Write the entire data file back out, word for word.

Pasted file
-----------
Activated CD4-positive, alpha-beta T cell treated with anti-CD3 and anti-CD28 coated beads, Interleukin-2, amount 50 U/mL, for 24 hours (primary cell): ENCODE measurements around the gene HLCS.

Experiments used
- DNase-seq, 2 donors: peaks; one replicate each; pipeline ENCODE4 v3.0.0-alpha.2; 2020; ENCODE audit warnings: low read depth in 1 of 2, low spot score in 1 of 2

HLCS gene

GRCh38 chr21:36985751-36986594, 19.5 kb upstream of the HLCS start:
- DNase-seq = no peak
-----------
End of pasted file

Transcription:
Activated CD4-positive, alpha-beta T cell treated with anti-CD3 and anti-CD28 coated beads, Interleukin-2, amount 50 U/mL, for 24 hours (primary cell): ENCODE measurements around the gene HLCS.

Experiments used
- DNase-seq, 2 donors: peaks; one replicate each; pipeline ENCODE4 v3.0.0-alpha.2; 2020; ENCODE audit warnings: low read depth in 1 of 2, low spot score in 1 of 2

HLCS gene

GRCh38 chr21:36985751-36986594, 19.5 kb upstream of the HLCS start:
- DNase-seq = no peak